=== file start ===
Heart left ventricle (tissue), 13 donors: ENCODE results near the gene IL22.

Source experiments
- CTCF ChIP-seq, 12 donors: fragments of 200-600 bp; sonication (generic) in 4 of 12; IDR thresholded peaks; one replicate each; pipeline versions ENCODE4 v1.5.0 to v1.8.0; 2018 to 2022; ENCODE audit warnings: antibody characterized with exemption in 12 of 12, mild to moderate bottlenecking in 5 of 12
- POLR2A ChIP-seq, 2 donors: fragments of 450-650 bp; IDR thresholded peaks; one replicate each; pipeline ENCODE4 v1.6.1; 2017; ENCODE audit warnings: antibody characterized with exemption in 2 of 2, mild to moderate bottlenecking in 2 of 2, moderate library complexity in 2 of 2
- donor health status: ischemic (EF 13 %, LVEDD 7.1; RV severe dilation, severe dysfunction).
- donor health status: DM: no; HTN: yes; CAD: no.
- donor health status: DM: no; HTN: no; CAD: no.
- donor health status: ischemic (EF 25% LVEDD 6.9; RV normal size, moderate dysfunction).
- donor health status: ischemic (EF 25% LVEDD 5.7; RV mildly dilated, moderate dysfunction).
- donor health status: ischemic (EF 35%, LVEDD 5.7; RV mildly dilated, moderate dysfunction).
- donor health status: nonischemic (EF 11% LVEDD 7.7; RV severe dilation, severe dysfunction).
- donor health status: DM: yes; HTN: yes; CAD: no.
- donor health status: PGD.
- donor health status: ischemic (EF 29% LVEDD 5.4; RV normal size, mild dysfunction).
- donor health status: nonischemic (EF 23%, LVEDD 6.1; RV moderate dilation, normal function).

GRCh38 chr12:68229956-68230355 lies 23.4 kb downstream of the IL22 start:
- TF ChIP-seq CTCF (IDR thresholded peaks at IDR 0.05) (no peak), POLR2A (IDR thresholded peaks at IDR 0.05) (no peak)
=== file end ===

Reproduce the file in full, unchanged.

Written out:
Heart left ventricle (tissue), 13 donors: ENCODE results near the gene IL22.

Source experiments
- CTCF ChIP-seq, 12 donors: fragments of 200-600 bp; sonication (generic) in 4 of 12; IDR thresholded peaks; one replicate each; pipeline versions ENCODE4 v1.5.0 to v1.8.0; 2018 to 2022; ENCODE audit warnings: antibody characterized with exemption in 12 of 12, mild to moderate bottlenecking in 5 of 12
- POLR2A ChIP-seq, 2 donors: fragments of 450-650 bp; IDR thresholded peaks; one replicate each; pipeline ENCODE4 v1.6.1; 2017; ENCODE audit warnings: antibody characterized with exemption in 2 of 2, mild to moderate bottlenecking in 2 of 2, moderate library complexity in 2 of 2
- donor health status: ischemic (EF 13 %, LVEDD 7.1; RV severe dilation, severe dysfunction).
- donor health status: DM: no; HTN: yes; CAD: no.
- donor health status: DM: no; HTN: no; CAD: no.
- donor health status: ischemic (EF 25% LVEDD 6.9; RV normal size, moderate dysfunction).
- donor health status: ischemic (EF 25% LVEDD 5.7; RV mildly dilated, moderate dysfunction).
- donor health status: ischemic (EF 35%, LVEDD 5.7; RV mildly dilated, moderate dysfunction).
- donor health status: nonischemic (EF 11% LVEDD 7.7; RV severe dilation, severe dysfunction).
- donor health status: DM: yes; HTN: yes; CAD: no.
- donor health status: PGD.
- donor health status: ischemic (EF 29% LVEDD 5.4; RV normal size, mild dysfunction).
- donor health status: nonischemic (EF 23%, LVEDD 6.1; RV moderate dilation, normal function).

GRCh38 chr12:68229956-68230355 lies 23.4 kb downstream of the IL22 start:
- TF ChIP-seq CTCF (IDR thresholded peaks at IDR 0.05) (no peak), POLR2A (IDR thresholded peaks at IDR 0.05) (no peak)